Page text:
The main story is, of course, getting to the top of the game, if you can still call it that, and getting back to the real world. We learn, unfortunately largely through exposition, that the number of players still trying to do this has been shrinking. You still find front-line players who push the boundary up, but not as many, while many others have settled for hanging back and offering a support structure for them. After all, it’s been two years. Most people want some peace and quiet, or at least a comfortable home to go to, when they get sick of fighting monsters. Mills, as capable a fighter as anyone, runs a shop now. Asuna’s home is luxurious. Kirito says a day can go by without him thinking of the real world. And you wonder, if there is an end to this world and everyone has to go back, how many will regret it? How many of them could still fit into the real world, if they ever could? Will “winning” the game ruin it for the people who want to stay? Will some people try to stop people from winning? I dropped Accel World early so I might be wrong, but I recall that a number of the players there formed an alliance and pointedly didn’t try to make the last level.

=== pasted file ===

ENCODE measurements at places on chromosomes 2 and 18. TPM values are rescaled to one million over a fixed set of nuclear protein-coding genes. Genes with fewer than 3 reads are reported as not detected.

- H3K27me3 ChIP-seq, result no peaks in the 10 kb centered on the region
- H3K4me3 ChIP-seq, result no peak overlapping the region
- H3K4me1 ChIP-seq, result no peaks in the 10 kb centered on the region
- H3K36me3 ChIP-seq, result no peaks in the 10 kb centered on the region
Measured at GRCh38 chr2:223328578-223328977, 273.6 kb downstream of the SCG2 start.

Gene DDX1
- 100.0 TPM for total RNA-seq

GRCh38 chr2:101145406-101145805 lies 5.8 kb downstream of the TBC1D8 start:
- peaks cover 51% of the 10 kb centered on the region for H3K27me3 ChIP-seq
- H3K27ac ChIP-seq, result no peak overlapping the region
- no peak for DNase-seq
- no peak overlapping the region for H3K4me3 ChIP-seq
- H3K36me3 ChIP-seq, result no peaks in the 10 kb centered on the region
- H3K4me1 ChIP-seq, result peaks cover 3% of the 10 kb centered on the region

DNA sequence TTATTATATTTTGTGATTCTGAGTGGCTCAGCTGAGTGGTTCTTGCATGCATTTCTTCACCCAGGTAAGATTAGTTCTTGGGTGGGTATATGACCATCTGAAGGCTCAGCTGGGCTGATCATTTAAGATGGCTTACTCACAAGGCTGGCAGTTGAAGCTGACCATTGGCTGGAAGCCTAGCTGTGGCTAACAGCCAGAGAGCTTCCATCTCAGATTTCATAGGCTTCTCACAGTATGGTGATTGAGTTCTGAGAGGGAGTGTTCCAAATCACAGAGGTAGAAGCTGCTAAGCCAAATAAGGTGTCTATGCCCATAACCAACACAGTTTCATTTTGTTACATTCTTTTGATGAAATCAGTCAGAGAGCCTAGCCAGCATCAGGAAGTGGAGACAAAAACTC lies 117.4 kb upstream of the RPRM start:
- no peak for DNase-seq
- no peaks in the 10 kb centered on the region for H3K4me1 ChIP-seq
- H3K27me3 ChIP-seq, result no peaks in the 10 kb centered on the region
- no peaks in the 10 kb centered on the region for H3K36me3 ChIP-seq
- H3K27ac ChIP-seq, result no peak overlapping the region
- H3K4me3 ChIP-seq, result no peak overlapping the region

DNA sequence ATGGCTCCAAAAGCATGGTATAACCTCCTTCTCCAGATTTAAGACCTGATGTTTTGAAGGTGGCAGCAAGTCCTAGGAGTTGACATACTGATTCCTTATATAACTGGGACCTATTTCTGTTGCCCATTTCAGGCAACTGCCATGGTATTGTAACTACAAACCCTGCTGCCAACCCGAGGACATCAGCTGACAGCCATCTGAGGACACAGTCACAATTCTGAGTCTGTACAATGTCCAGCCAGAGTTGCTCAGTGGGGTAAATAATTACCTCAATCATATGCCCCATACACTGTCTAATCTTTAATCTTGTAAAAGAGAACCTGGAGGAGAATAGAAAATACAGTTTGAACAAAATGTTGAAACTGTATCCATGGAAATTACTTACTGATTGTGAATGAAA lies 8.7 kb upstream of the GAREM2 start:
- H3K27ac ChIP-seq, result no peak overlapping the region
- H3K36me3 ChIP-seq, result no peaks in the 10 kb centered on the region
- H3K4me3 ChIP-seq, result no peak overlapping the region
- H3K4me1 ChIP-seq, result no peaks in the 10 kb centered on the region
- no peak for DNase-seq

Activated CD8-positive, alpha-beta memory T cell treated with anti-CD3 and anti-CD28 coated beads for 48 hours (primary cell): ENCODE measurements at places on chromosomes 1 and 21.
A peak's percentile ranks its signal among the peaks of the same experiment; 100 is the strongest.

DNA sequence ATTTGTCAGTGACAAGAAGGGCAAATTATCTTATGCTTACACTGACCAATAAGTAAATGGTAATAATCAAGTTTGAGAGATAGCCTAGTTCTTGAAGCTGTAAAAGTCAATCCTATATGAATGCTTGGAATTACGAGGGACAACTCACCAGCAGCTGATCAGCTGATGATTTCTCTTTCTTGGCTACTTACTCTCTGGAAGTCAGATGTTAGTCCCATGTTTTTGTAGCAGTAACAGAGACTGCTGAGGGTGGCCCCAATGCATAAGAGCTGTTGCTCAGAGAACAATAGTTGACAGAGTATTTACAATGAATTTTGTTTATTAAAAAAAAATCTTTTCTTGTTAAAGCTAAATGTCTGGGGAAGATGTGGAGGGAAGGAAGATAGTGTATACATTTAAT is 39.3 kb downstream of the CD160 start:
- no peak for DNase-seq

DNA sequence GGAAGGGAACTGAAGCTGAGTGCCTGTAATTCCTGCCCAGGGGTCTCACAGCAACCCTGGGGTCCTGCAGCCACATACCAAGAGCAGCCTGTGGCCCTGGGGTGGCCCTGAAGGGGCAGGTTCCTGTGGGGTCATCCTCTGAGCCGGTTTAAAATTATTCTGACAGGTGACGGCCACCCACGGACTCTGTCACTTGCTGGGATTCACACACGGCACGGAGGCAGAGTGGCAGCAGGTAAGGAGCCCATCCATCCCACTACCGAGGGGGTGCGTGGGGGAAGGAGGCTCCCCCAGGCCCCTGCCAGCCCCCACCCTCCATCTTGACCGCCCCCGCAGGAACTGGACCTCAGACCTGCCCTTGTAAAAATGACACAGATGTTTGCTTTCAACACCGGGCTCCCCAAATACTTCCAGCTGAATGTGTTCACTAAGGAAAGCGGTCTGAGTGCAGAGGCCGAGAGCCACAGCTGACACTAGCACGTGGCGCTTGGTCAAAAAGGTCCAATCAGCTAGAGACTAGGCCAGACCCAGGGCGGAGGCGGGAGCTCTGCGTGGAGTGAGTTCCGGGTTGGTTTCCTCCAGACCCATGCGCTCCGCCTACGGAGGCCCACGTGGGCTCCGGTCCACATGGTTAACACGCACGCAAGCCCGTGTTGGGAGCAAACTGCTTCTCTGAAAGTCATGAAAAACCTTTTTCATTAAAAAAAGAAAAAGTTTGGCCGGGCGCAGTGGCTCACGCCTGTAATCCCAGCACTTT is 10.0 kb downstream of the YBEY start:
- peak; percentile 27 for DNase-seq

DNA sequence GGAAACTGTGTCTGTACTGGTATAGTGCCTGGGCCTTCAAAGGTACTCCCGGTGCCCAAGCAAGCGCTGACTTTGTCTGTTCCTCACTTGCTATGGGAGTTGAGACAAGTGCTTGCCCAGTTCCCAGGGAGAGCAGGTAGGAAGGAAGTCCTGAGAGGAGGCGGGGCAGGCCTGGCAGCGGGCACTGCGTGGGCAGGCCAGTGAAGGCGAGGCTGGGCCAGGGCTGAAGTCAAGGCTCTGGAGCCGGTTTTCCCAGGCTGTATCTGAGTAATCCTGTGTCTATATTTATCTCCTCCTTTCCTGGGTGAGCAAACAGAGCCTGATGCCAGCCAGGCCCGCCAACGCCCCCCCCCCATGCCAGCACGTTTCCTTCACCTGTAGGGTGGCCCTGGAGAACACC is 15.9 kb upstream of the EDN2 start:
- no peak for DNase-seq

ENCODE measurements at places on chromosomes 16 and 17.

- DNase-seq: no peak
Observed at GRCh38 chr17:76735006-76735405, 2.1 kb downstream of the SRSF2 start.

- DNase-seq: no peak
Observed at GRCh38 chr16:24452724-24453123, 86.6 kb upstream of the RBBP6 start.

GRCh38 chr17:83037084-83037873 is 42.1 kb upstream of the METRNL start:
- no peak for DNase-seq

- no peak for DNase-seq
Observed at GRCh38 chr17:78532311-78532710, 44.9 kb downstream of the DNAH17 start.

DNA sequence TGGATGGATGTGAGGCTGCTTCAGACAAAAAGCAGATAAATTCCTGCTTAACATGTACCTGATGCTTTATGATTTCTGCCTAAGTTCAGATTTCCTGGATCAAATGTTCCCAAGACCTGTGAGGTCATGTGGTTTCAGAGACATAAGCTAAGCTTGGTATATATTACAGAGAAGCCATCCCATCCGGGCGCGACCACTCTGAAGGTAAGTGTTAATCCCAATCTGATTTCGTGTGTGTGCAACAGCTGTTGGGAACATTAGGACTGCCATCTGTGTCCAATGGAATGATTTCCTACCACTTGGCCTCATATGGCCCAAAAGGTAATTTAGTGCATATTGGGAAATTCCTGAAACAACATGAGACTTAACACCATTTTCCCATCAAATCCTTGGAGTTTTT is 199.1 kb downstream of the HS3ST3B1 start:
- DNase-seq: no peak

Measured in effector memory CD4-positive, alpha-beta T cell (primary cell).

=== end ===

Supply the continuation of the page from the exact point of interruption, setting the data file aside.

Then we have Kirito and Asuna, the other story. They’ve been interested in each other since they first met, and the series has made it clear that they’re meant to be a couple, but we haven’t seen as much of Asuna as we should. Last week she just popped in and out to break poor Liz’s heart. But this episode they get together, first to enjoy a rare food item together, a nice domestic scene that shows why some people in that world grow comfortable enough to want to stay, then to enjoy a bit of exploring. It’s fun to watch them together, practically a married couple already. When they work together to kill a monster it’s almost as though they’re showing off for each other, proving that they’re worthy of the other’s respect. And for Asuna, restricted by her guild and with a tool of a guard stalking her to “protect” her, so he says, it’s no doubt a relief to get away with a guy she likes for a while. It’s a pleasure to watch them, especially when they fight so well together, and the fun isn’t over as we close with them facing a nasty boss. How much you want to bet those transporter cubes aren’t going to work?